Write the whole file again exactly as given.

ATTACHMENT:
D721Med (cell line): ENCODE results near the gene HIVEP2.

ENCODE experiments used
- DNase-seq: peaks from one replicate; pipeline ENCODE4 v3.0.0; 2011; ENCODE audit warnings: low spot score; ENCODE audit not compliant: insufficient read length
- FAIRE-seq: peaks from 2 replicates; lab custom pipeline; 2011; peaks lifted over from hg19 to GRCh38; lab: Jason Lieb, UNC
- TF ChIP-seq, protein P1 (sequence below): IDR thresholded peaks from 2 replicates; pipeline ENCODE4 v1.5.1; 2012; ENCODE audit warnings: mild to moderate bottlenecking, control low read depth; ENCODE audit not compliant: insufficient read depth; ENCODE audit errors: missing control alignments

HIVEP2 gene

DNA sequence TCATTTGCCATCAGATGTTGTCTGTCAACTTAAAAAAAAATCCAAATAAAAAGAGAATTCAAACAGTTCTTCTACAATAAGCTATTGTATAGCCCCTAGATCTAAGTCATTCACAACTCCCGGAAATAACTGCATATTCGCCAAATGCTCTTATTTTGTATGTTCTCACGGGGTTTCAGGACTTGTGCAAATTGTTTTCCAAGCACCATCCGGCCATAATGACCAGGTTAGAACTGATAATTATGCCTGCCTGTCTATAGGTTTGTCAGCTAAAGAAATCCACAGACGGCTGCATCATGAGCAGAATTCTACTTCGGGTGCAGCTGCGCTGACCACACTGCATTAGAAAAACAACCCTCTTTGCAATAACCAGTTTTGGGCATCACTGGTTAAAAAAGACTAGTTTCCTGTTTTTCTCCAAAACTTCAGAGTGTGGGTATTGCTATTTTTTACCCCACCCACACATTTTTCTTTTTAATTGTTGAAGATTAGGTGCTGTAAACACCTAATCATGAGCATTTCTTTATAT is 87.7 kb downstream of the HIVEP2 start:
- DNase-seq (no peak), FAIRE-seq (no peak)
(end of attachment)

D721Med (cell line): ENCODE results near the gene HIVEP2.

ENCODE experiments used
- DNase-seq: peaks from one replicate; pipeline ENCODE4 v3.0.0; 2011; ENCODE audit warnings: low spot score; ENCODE audit not compliant: insufficient read length
- FAIRE-seq: peaks from 2 replicates; lab custom pipeline; 2011; peaks lifted over from hg19 to GRCh38; lab: Jason Lieb, UNC
- TF ChIP-seq, protein P1 (sequence below): IDR thresholded peaks from 2 replicates; pipeline ENCODE4 v1.5.1; 2012; ENCODE audit warnings: mild to moderate bottlenecking, control low read depth; ENCODE audit not compliant: insufficient read depth; ENCODE audit errors: missing control alignments

HIVEP2 gene

DNA sequence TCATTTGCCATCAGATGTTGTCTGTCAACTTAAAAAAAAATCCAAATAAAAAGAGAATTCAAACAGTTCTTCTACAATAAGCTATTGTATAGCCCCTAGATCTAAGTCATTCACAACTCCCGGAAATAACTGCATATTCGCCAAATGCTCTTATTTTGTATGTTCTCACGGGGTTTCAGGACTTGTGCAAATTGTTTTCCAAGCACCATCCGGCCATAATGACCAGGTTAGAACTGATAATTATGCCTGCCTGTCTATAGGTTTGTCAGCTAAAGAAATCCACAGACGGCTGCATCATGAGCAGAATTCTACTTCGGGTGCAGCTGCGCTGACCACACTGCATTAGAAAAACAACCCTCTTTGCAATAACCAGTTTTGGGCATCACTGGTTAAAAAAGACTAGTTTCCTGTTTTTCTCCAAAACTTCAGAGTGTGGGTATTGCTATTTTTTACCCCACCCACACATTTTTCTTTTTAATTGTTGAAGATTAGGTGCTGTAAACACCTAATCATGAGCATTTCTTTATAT is 87.7 kb downstream of the HIVEP2 start:
- DNase-seq (no peak), FAIRE-seq (no peak)